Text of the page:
ImageAll too often, the alleyways of New Orleans’ French Quarter are abused by the young. The unseasoned collegiate Bacchae flood NOLA in search of the stuff to write the legends of their twenties. The rookie reaches for the Hurricane, or some other saccharine Slurpiesque booze bucket from any Bourbon Street slinger. And the locals are happy to oblige him. However, to really drink deeply of Nouvelle-Orleans, to let the taste of the Crescent City linger on in your palate (rather than displayed all over the pavement of Jackson Square at 2 A.M. ala Jackson Pollock, in beige) there is only one weapon of choice.

On my last trip to New Orleans, I had an evening of free time to roam the Quarter before an early morning meeting in Baton Rouge. For this evening, my business partner and I chose to make a “restaurant crawl” of a kind, taking each course of our meal at the various “Grand Dames” of New Orleans fine dining–those being Broussard’s, Brennan’s, Galatoire’s, Antoine’s and Arnaud’s. Modern fusion and celebrity-chef establishments have begun to creep into the Quarter, but for me, the Grand Dames invented fusion through the French-Carribean-African-Spanish blend of creole cooking. And those early restauranteurs are the true celebrity chefs of NOLA.

But before that feast commenced, the first order of business was the cocktail that would arrest the attention of my palate (and take off the post-flight jitters). We wander into the back bar in Arnaud’s, where a bartender, always in white uniform, is wiping down the highball glasses with a white rag. The bar–mahogany and brass rail–is empty at the moment, too late for the happy hour and too early for the post-dinner drinks. The barman comes over, says his hellos and asks his question.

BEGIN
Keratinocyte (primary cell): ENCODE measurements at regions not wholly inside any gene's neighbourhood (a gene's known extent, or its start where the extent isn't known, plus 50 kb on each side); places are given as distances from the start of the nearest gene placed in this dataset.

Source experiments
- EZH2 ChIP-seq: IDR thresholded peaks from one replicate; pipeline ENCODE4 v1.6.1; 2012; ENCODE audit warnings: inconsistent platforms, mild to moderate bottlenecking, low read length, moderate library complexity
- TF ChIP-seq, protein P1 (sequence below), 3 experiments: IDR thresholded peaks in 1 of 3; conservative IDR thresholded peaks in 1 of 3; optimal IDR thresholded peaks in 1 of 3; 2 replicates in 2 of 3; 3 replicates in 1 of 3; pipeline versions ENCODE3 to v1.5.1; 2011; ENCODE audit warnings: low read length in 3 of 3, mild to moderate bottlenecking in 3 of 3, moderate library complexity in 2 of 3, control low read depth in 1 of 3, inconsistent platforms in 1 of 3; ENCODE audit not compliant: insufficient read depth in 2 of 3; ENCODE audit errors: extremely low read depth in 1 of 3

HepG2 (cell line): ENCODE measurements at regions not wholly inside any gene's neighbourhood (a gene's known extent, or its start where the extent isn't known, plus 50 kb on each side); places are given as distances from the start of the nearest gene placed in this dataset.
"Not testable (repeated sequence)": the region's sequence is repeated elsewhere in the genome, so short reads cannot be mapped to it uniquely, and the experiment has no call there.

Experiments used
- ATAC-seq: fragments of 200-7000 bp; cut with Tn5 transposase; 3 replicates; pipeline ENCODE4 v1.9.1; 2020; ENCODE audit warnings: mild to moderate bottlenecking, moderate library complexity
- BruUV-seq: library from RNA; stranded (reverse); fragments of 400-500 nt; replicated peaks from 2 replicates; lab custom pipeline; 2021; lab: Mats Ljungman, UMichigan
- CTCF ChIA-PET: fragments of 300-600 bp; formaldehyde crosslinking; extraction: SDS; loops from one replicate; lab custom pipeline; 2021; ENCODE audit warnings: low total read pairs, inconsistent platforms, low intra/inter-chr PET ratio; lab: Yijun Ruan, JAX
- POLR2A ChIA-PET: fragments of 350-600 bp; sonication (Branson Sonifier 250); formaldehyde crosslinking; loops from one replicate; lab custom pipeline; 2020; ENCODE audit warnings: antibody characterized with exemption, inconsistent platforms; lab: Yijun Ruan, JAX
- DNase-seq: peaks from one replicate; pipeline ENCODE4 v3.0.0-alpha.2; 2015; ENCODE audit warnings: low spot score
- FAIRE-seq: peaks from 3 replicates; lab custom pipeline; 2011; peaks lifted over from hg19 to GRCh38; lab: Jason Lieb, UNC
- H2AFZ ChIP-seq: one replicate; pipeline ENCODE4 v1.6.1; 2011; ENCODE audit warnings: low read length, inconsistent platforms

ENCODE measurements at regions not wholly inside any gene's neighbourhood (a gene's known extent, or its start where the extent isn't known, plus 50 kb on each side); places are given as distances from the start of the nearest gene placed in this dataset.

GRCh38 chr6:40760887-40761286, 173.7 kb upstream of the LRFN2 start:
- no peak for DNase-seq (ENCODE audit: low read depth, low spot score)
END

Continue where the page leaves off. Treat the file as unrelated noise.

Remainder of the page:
We don’t know what to have. I ask, “So, what is the classic New Orleans drink? And I don’t mean the Hurricane.”


The word ricochets off of us. Perplexed, we ask “What is a “SAZZ-ah-rack?”

By this point, Sal, (of course his name is Sal), is walking us through the chemistry of this beverage. Like Jazz and other children of the New World, Sazerac is an American story. In this case, the story is drinkable. Sazerac may very well be the first indigenous American cocktail. The beverage first appeared in New Orleans at a pub called the “Sazerac House” around 1850. It is a variation on the old-fashioned. The beverage starts with an ice cold glass–a luxury in balmy 1800’s Napoleonic Nouvelle-Orleans. The glass is rinsed in absinthe–recently restored to bar racks after a 90-year ban was lifted. Then a muddled sugar cube with bitters goes in the cup. The main course is a young American rye whiskey, three legitimate glugs. The beverage is capped with an abused lemon peel, rimming the glass then plopped into the amber.

Sal says “This…is a sipping beverage.”

He isn’t kidding. The sugar takes the edge off the rye, but the unfamiliar bloom of anise from the absinthe hangs back like a mysterious potential paramour across the room. The lemon corrects any ideas you might have had about the anise, leaving an oddly refreshing feeling on the tongue despite the fact that you just had rye whiskey on an empty stomach.

Now, there is an outfit that tries to sell Sazerac pre-mixed. Like any mix in a contoured plastic jug, you get what you pay for. The ritual of this drink, the care taken with the muddling, rinsing, glugging, rimming and plopping cannot be duplicated in some pre-fabricated party mix. Don’t bother with it. Do this beverage justice, honor your heritage and sip.

Fortified, the Sazerac prepared us to tackle the Grand Dames and every thick gumbo, ettoufee, and Bananas Foster that they could throw at us. The lesson was learned. To do New Orleans right, you have to sip and savor, not binge and bulge at the seems.

Photo credit: htomren / / CC BY-NC-SA